Fertiliser company Ravensdown is investigating the possibility of mining highly valuable phosphate rock reserves at the only known New Zealand site, Clarendon Hill at Milton in South Otago.
Ravensdown says it is looking locally for a cheaper alternative to the imports since the international price of phosphate rock has increased from around $75 a tonne to $765 a tonne.
The Milton deposit is the only known area in New Zealand where phosphate reserves have been mined commercially, and the site was was last mined in the 1940s.
Ravensdown chief executive Rob Green says the reserves were brought to their attention by a local landowner during the national agricultural Fieldays at Mystery Creek this year.
He says the company is starting some exploration work on the site to determine how much phosphate is there.
Mr Green says it is estimated there are enough phosphate reserves for Ravensdown to be self-sufficient in superphosphate for 22 years, and it is possible the company could start mining in 12 months.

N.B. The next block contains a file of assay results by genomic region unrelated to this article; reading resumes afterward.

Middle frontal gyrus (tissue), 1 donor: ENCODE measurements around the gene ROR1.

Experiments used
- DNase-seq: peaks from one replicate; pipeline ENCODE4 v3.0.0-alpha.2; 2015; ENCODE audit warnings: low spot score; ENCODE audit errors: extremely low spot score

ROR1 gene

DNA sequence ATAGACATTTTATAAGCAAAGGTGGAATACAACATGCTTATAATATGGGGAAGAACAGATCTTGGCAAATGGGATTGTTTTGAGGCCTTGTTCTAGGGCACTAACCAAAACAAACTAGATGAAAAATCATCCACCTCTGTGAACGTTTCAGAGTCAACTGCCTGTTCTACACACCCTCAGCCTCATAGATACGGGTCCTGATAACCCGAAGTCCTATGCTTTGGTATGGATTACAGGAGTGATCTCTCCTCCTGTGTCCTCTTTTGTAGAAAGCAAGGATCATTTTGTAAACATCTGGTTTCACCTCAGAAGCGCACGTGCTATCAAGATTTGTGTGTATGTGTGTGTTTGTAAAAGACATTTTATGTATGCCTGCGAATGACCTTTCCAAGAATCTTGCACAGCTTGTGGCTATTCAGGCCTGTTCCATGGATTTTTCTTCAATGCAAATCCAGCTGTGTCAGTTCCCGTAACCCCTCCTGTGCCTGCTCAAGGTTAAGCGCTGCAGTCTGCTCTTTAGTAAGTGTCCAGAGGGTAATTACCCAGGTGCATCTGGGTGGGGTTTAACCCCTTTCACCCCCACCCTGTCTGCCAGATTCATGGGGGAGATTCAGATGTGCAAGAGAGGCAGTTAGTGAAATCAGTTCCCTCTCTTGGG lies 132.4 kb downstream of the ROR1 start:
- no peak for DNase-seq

Clutha District Council district development officer Julie Pearce says the possibility of phosphate mining in the area is great news, especially for farmers, who make up the bulk of the district's workforce.
She says the price of fertiliser has skyrocketed in the past 12 months, and local phosphate mining would hopefully mean farmers could source it locally for lower prices.
Julie Pearce says any mining would also bring new industry into the district, and more job opportunities for local residents.